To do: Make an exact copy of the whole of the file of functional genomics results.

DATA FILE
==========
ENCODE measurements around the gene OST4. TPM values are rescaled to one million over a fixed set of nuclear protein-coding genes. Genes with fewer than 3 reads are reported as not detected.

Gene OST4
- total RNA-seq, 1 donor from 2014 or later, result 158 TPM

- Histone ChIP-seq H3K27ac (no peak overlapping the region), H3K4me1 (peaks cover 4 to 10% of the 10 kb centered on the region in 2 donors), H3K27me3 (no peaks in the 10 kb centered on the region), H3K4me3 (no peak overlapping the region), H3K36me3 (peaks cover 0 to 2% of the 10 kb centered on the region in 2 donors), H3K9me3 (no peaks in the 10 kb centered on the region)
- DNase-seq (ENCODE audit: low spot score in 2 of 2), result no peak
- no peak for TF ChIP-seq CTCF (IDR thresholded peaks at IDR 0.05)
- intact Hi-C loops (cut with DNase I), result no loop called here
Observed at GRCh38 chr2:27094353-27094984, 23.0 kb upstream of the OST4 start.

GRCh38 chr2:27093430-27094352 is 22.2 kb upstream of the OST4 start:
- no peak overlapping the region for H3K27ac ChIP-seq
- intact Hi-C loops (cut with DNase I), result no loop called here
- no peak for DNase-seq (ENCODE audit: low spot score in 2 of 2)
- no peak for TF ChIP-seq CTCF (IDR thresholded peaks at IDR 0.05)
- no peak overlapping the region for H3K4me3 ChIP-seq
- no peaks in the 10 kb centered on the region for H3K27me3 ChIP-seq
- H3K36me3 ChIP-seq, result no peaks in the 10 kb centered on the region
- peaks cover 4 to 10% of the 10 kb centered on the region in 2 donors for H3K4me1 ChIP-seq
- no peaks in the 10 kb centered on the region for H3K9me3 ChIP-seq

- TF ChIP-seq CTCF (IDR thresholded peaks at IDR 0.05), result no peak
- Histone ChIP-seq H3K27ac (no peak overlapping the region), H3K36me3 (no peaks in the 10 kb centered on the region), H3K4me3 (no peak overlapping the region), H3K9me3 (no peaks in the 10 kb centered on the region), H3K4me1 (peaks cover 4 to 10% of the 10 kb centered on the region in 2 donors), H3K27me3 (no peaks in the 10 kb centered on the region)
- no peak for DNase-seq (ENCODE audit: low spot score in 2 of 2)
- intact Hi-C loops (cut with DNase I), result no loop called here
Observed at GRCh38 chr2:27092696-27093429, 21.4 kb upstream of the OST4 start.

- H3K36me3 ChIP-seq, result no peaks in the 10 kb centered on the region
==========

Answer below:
ENCODE measurements around the gene OST4. TPM values are rescaled to one million over a fixed set of nuclear protein-coding genes. Genes with fewer than 3 reads are reported as not detected.

Gene OST4
- total RNA-seq, 1 donor from 2014 or later, result 158 TPM

- Histone ChIP-seq H3K27ac (no peak overlapping the region), H3K4me1 (peaks cover 4 to 10% of the 10 kb centered on the region in 2 donors), H3K27me3 (no peaks in the 10 kb centered on the region), H3K4me3 (no peak overlapping the region), H3K36me3 (peaks cover 0 to 2% of the 10 kb centered on the region in 2 donors), H3K9me3 (no peaks in the 10 kb centered on the region)
- DNase-seq (ENCODE audit: low spot score in 2 of 2), result no peak
- no peak for TF ChIP-seq CTCF (IDR thresholded peaks at IDR 0.05)
- intact Hi-C loops (cut with DNase I), result no loop called here
Observed at GRCh38 chr2:27094353-27094984, 23.0 kb upstream of the OST4 start.

GRCh38 chr2:27093430-27094352 is 22.2 kb upstream of the OST4 start:
- no peak overlapping the region for H3K27ac ChIP-seq
- intact Hi-C loops (cut with DNase I), result no loop called here
- no peak for DNase-seq (ENCODE audit: low spot score in 2 of 2)
- no peak for TF ChIP-seq CTCF (IDR thresholded peaks at IDR 0.05)
- no peak overlapping the region for H3K4me3 ChIP-seq
- no peaks in the 10 kb centered on the region for H3K27me3 ChIP-seq
- H3K36me3 ChIP-seq, result no peaks in the 10 kb centered on the region
- peaks cover 4 to 10% of the 10 kb centered on the region in 2 donors for H3K4me1 ChIP-seq
- no peaks in the 10 kb centered on the region for H3K9me3 ChIP-seq

- TF ChIP-seq CTCF (IDR thresholded peaks at IDR 0.05), result no peak
- Histone ChIP-seq H3K27ac (no peak overlapping the region), H3K36me3 (no peaks in the 10 kb centered on the region), H3K4me3 (no peak overlapping the region), H3K9me3 (no peaks in the 10 kb centered on the region), H3K4me1 (peaks cover 4 to 10% of the 10 kb centered on the region in 2 donors), H3K27me3 (no peaks in the 10 kb centered on the region)
- no peak for DNase-seq (ENCODE audit: low spot score in 2 of 2)
- intact Hi-C loops (cut with DNase I), result no loop called here
Observed at GRCh38 chr2:27092696-27093429, 21.4 kb upstream of the OST4 start.

- H3K36me3 ChIP-seq, result no peaks in the 10 kb centered on the region